The Bank of England announced on Thursday (16 June) that it would keep interest rates at their current record low of 0.5%. The Monetary Policy Committee repeated its warnings about the potential adverse effects on the economy of a Brexit.
Commenting the announcement, Ian Kernohan, economist at Royal London Asset Management, says: “There was zero chance that the Bank of England would change policy today, but it will be interesting to see how they respond to the result of next week's EU referendum.” He adds that inflation remains well below target.
Maike Currie, investment director for personal investing at Fidelity International, says: “The nation gearing up for the vote next week is a short-lived uncertainty, but there are more persistent economic factors causing a drag on growth.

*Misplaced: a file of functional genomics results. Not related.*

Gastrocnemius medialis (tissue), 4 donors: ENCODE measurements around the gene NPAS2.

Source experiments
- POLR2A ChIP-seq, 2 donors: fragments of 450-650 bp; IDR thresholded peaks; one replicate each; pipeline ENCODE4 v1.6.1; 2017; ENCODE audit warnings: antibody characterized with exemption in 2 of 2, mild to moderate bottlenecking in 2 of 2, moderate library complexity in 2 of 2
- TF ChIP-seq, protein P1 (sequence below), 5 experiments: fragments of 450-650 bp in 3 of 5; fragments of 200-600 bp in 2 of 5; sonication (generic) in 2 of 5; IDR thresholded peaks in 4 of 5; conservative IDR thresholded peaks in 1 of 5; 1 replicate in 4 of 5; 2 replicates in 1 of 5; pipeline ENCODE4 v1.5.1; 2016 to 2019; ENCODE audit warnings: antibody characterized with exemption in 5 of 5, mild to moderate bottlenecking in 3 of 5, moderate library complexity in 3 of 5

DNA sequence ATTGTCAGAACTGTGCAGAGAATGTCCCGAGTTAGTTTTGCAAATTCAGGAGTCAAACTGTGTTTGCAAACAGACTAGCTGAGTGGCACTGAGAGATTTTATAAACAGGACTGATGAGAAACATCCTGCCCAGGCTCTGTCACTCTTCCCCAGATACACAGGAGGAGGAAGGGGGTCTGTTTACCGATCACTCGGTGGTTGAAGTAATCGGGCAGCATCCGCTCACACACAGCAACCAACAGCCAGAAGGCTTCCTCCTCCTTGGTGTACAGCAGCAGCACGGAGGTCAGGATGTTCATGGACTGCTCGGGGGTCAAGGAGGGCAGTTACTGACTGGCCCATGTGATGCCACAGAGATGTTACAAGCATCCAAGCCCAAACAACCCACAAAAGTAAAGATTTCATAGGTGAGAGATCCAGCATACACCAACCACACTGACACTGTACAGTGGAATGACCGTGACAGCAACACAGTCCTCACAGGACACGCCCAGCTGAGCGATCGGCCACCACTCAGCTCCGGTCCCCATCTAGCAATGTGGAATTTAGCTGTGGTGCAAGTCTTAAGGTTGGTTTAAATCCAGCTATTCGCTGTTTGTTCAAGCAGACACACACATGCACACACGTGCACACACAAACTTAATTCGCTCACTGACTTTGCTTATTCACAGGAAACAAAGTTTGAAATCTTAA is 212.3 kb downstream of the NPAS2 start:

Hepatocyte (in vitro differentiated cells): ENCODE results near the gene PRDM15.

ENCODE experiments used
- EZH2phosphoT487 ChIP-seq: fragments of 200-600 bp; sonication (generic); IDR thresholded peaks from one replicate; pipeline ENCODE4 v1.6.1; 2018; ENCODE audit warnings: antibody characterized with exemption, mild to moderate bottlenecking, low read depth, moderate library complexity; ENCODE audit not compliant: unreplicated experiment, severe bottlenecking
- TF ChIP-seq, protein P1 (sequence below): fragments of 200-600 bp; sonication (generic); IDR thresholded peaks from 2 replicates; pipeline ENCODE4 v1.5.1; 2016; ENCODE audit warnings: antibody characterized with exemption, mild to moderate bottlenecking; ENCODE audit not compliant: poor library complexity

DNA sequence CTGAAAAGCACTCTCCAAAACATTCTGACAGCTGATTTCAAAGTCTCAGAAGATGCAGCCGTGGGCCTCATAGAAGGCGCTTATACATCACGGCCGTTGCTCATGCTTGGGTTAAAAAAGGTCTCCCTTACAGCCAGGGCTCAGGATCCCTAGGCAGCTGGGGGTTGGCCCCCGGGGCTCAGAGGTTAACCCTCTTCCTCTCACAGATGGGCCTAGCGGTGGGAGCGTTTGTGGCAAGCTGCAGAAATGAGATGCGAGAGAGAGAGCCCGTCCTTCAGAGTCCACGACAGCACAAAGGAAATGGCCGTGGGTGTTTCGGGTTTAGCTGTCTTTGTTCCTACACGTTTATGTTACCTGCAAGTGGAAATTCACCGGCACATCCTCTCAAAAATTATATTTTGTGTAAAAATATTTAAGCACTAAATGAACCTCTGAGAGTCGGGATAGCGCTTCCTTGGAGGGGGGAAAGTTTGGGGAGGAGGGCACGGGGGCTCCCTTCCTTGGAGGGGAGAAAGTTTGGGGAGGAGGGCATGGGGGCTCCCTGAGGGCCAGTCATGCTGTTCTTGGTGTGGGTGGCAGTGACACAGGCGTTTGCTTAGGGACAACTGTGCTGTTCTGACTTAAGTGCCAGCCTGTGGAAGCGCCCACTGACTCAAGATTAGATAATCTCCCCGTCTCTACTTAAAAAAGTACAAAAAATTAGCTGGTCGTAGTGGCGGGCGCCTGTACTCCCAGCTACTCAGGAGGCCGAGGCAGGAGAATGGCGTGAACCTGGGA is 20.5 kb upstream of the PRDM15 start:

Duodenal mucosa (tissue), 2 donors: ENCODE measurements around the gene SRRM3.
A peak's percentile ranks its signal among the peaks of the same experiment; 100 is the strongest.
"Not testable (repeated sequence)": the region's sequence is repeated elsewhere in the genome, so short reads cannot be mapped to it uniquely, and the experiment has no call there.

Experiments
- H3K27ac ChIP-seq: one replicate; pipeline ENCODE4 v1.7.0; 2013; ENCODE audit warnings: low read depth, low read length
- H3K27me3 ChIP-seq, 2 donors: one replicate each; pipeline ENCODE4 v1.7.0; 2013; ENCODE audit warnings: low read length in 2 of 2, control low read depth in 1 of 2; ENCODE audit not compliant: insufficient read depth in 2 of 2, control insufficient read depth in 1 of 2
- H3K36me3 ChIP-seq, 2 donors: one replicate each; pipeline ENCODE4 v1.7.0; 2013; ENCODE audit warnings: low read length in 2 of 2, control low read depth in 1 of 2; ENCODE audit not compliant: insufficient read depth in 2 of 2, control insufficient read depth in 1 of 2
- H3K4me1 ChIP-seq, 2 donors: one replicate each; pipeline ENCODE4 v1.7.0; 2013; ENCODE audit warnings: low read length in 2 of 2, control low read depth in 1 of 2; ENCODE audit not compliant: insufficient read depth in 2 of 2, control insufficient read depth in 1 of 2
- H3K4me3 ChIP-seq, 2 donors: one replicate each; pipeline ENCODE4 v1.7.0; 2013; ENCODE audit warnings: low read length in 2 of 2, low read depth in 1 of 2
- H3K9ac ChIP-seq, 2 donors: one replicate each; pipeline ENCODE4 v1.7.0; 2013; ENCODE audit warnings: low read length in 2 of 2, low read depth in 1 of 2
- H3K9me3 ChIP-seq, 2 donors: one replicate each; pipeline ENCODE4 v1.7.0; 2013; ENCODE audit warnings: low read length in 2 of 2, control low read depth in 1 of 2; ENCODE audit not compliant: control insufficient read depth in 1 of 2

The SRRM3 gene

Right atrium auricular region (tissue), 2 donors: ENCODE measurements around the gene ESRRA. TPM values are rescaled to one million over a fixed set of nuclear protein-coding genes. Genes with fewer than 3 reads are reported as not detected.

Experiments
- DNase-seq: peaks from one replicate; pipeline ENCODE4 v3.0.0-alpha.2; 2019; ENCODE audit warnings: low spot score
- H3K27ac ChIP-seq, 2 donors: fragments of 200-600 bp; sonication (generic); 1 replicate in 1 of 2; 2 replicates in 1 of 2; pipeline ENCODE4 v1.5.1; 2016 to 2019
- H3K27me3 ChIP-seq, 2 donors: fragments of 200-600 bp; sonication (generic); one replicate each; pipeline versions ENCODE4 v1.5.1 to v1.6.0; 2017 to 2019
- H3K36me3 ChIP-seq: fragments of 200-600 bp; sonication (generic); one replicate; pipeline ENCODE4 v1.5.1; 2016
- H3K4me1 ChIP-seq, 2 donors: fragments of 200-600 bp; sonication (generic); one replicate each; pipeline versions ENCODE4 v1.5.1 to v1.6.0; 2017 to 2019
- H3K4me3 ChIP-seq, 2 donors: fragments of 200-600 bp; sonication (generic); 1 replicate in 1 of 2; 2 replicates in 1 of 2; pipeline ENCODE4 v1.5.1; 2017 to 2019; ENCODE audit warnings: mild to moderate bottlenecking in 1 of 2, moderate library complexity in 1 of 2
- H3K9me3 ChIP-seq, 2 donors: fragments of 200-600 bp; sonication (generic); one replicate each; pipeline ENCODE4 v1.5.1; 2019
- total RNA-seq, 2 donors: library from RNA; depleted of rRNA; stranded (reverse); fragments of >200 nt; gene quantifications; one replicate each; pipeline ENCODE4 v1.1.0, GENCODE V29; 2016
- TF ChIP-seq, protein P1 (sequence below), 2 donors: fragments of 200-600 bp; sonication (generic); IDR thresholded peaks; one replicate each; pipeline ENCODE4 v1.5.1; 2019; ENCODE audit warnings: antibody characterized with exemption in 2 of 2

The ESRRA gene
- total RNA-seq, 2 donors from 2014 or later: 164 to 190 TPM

“Weak inflation, a slowing economy and low wage growth presents a cocktail of concerns which has no doubt contributed to this decision.”
Raw deal for consumers
Calum Bennie, savings expert at Scottish Friendly, says: “The current uncertainty caused by the looming referendum has triggered sterling to be increasingly volatile and interest rates look like staying at rock-bottom for months, if not years.
“Unless the result of the referendum, whatever it may be, gives a boost to the markets, consumers face a raw deal this summer. Not only will their cash savings remain in the doldrums, but their spending power, particularly abroad, could be hit.”
The Bank of England's announcement follows last night's Fed announcement to keep US rates unchanged. The next question, says Currie, is: if not June, then when?
New York Fed member William Dudley suggested recently that a July hike was a possibility, but Currie suggests Fed chair Janet Yellen will only move when she has the opportunity to make her reasoning absolutely clear. “September seems like a much more likely option,” Currie says.
This article was originally written for our sister publication, Money Observer.